Sadly the referee seems never to get a firm grip of the game, but Gosport do running out 2-0 winners. The Gosport 11 Adam Wilde scores both goals. The first; a  lob – Following a headed attempt on goal from Brown which is only half-cleared by Bideford the ball falls to Wilde who, unlike the crowd, doesn’t seem to be in a hurry to see the ball dispatched – in fact whilst along with the rest of the stand I’m rising out of my seat imploring him to ‘Shoooot’ he seems to be patiently taking notes on the velocity and trajectory of the spinning ball before, in his own time, delicately placing it beyond the flailing ‘keepers reach into the top right corner. Had he hit it early, as we’d all clamoured for, it would no doubt have been sliced all the way out of Privett Park. A lesson in life maybe.

His second goal is another lesson in patience and precision over power and brute-force. Awarded a free kick after a Bideford player unceremoniously brings down the impressively troublesome Justin Bennett. Wilde sends a curler in off the post.

2-0 to Gosport. It’s just like watching Brazil, or maybe Eastleigh circa 2010.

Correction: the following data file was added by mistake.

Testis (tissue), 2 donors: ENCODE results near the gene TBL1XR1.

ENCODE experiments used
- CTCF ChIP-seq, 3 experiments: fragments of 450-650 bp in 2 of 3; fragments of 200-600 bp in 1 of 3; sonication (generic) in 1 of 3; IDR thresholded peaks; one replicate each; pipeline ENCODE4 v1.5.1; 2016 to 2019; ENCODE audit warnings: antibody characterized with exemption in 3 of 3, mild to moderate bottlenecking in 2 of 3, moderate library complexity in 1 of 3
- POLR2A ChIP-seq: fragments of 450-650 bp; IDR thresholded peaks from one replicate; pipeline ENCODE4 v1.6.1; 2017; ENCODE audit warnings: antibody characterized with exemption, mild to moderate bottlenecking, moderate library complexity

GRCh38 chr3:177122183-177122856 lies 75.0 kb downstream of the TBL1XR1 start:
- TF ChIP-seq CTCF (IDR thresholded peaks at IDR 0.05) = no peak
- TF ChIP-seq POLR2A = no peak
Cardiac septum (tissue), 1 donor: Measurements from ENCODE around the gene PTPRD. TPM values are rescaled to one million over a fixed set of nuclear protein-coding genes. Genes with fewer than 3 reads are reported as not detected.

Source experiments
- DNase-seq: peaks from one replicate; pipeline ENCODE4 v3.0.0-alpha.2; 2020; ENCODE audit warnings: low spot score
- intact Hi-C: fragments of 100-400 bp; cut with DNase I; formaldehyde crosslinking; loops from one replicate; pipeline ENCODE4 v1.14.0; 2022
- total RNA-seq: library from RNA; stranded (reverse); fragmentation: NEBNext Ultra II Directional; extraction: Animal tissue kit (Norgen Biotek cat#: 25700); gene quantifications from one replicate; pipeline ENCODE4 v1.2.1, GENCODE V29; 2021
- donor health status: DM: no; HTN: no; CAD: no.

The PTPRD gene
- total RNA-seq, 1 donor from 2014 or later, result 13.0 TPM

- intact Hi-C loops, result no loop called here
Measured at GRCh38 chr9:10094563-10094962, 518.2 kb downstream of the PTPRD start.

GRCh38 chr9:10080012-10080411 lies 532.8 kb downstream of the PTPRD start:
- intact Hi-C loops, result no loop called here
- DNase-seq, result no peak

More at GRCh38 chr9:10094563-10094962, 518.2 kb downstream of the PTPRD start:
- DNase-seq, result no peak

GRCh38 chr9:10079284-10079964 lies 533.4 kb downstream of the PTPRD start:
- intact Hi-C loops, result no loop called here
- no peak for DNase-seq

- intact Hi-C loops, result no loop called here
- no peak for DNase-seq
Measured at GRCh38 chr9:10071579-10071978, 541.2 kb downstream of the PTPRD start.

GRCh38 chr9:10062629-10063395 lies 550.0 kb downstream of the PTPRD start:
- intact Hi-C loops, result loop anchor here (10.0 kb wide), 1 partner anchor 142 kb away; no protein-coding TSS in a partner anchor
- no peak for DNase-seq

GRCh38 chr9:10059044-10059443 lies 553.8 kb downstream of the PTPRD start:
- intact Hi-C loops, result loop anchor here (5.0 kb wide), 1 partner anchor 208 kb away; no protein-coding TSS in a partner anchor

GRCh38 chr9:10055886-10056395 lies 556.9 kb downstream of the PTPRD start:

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2 comments

  1. Good to see the attendance chart! Is it true that average attendances double for each step you go up the leagues? It’s a theory of mine, but I’m too lazy to check…

    So, level 10 (Wessex League 1) – average about 30;
    Level 9 (Wessex Prem) – about 60;
    Level 8 (Southern S&W) – 120;
    Level 7 (Southern Prem) – 250;
    Level 6 (Conf South) – 500…and so on, until the Championship and the Prem, which are both at more at more than double the previous level?

    Are there any other big leaps? Is my theory nonsense? Is it time for another beer?

    Glad you liked Gosport, by the way!

    • As bad as it sounds I’ve actually previously worked out the figures for the FL clubs. Based on the 11/12 figures League Two to League One was a 67% increase, League One to Championship was a 140% increase and Championship to the PL was a jump of 95%.

      The cliff is between the Championship and League One, which makes sense as the Championship is one of the strongest leagues in Europe and the pre-eminent second tier league in the world.

      I haven’t done it for the leagues below the Football League yet, but the Gosport figures show a doubling, so I might see if I can extend the analysis to the whole pyramid, or at least as far down as the figures allow. I suspect that you’re probably right though in that it will be a near 100% increase for each-step – and if you average out the three figures for the Football League you get near 100% too.

      I’ll get working on it!